0CommentWas this review helpful to you?YesNoSending feedback...
Thank you for your feedback.
Sorry, we failed to record your vote. Please try again
Report abuse
1 of 1 people found the following review helpful
on February 5, 2014
Sometimes, I read a book that is widely acclaimed as a classic, a masterpiece, a part of the literary canon, and my reaction is "Eh", or possibly "Meh". That's how I responded to "A Sentimental Journey Through France and Italy", after struggling though all 80 pages of it. Now consider, this book was a hit after it was published in 1768, and has been finding readers for almost 250 years. When something like this happens, I assume that the problem isn't with the novel, it's with me. That assumption is reinforced by all the glowing reviews here and elsewhere; when I am that far out of step, best to ignore me.

I couldn't get involved in the book, but that may be because I depend too much on narrative tension, and not enough on just being there. Also, I couldn't figure out what was going on at times: again, I may be too literal. Goethe's "Sorrows of Young Werther" had the same impact (or lack of impact) on me: perhaps 18th century sentimentality is just beyond my ken. For those who like this sort of thing, this is clearly the sort of thing they like. Hats off to them: I am not up to it.
0CommentWas this review helpful to you?YesNoSending feedback...
Thank you for your feedback.
Sorry, we failed to record your vote. Please try again
Report abuse
on June 19, 2011
I bought this audiobook a year ago and finally got around to listening to it (and reading along with it) yesterday, only to realize that Disc 1 ends not only in the middle of a chapter (Vol. 1--The Wig: Paris) but in the middle of a sentence; even worse, Disc 2 begins with Vol. 2, so the audiobook skips over 6 and a half chapters! The running time on my audiobook is 3:41:16, but the digital download here and the version at the Naxos website are both over 4 hours. This discrepancy seems to be some sort of mistake because the CD box clearly states that the audiobook is unabridged.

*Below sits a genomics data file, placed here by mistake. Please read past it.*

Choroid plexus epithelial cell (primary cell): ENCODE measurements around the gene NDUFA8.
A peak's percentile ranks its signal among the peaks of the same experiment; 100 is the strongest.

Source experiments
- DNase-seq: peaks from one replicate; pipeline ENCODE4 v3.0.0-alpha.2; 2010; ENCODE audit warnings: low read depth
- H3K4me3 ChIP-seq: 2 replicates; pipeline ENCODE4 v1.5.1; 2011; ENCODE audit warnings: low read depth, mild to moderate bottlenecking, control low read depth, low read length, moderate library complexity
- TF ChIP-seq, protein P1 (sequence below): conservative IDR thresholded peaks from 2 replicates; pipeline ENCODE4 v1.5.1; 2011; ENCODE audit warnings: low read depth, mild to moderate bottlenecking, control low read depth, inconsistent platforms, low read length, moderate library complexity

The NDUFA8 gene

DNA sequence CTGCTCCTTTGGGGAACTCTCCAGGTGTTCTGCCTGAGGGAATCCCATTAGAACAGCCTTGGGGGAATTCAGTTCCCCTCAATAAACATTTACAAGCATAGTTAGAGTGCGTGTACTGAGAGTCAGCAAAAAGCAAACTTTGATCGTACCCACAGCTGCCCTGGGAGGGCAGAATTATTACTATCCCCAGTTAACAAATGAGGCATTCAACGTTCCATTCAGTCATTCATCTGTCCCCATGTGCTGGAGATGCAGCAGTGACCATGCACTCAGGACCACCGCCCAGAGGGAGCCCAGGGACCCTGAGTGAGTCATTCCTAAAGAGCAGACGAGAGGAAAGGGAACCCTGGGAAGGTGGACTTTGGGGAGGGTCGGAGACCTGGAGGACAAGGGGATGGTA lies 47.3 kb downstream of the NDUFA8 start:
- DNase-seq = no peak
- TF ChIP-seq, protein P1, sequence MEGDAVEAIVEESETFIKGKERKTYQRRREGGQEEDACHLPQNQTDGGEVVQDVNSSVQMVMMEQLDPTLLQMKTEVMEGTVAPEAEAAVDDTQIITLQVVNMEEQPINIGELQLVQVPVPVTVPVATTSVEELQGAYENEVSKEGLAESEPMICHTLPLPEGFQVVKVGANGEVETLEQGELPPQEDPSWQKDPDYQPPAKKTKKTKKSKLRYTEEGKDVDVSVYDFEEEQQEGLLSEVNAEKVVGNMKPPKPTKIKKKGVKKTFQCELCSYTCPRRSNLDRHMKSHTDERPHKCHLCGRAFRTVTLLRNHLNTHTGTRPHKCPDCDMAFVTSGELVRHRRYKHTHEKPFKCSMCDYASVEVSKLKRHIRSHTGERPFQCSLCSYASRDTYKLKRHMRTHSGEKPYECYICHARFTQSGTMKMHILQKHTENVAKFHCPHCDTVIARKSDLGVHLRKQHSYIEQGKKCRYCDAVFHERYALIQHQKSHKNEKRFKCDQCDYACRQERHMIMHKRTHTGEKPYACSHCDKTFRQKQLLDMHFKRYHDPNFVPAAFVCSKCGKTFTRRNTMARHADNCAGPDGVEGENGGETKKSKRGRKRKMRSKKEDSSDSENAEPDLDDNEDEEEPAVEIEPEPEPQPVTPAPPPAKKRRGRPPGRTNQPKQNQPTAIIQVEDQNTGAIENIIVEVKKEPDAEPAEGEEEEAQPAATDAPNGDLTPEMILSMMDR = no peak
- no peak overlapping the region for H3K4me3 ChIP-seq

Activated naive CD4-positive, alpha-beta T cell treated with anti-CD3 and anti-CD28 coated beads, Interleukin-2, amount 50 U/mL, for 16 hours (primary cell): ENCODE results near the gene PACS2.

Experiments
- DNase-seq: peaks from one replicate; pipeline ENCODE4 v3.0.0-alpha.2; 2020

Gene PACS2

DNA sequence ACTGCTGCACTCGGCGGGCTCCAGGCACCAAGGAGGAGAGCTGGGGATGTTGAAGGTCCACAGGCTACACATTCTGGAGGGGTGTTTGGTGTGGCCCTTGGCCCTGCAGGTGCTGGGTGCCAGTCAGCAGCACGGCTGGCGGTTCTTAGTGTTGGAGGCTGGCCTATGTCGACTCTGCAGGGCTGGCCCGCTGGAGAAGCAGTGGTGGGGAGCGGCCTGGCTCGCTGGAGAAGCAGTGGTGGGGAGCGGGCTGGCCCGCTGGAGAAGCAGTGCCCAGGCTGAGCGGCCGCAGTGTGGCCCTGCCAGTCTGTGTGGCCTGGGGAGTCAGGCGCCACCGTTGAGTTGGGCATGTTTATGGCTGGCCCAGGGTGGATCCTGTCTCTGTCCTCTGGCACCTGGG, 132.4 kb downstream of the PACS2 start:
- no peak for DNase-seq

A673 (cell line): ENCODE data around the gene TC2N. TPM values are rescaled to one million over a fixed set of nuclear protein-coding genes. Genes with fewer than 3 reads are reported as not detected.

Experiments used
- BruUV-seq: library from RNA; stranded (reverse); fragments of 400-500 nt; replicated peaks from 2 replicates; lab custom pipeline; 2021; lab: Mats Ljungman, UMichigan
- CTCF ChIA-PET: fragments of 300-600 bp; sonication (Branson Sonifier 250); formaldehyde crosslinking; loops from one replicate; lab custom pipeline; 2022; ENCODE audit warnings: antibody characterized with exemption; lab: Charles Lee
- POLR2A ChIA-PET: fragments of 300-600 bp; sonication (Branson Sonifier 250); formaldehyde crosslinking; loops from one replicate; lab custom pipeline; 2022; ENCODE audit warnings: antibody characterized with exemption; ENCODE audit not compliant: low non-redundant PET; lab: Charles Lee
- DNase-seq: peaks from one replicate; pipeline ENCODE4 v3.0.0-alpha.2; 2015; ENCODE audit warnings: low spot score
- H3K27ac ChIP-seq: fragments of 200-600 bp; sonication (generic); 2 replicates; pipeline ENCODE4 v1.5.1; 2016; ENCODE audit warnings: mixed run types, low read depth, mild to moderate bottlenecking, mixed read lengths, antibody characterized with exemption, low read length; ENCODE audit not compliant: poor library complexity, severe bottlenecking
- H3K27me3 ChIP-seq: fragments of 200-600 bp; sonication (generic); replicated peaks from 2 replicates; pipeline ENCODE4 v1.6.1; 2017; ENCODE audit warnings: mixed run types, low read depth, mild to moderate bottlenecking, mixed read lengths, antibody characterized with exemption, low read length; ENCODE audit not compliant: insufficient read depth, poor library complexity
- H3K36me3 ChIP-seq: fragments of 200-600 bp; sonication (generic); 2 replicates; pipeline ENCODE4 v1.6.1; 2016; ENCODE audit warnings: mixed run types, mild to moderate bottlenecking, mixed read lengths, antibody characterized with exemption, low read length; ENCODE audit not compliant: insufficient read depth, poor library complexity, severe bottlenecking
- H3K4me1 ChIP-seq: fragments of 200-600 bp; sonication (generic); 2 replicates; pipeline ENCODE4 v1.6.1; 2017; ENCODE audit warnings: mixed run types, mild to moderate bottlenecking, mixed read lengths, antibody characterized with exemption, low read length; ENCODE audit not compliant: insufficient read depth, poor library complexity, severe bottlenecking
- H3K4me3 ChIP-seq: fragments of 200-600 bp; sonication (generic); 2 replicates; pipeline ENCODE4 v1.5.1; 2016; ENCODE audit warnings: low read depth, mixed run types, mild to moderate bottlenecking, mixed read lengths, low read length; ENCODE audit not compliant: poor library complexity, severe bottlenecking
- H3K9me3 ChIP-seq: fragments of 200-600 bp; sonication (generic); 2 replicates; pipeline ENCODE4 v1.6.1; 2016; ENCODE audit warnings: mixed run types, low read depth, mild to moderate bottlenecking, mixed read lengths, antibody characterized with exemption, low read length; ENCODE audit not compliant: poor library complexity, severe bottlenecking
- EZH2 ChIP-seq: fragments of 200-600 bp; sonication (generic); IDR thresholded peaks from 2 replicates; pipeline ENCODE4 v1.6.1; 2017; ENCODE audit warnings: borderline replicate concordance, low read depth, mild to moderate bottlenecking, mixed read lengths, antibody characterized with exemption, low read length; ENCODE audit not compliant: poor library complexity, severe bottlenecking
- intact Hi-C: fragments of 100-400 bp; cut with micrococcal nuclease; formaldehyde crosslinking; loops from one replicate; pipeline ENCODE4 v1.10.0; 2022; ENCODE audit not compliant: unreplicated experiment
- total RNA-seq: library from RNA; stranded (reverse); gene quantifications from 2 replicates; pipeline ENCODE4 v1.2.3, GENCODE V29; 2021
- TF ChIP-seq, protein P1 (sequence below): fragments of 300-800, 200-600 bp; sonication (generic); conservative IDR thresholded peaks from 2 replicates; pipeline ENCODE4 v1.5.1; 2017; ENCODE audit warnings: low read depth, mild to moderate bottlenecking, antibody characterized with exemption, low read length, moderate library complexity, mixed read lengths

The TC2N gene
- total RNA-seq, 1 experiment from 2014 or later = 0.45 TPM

I would recommend either buying the download or getting the CDs directly from Naxos.
0CommentWas this review helpful to you?YesNoSending feedback...
Thank you for your feedback.
Sorry, we failed to record your vote. Please try again
Report abuse
     
 
Customers who viewed this also viewed
A Sentimental Journey and Other Writings (Oxford World's Classics)
A Sentimental Journey and Other Writings (Oxford World's Classics) by Laurence Sterne (Paperback - December 15, 2008)
$6.95

Robinson Crusoe (Penguin Classics)
Robinson Crusoe (Penguin Classics) by Kathryn Lindskoog (Paperback - April 29, 2003)
$8.89

 
     

Send us feedback

How can we make Amazon Customer Reviews better for you?
Let us know here.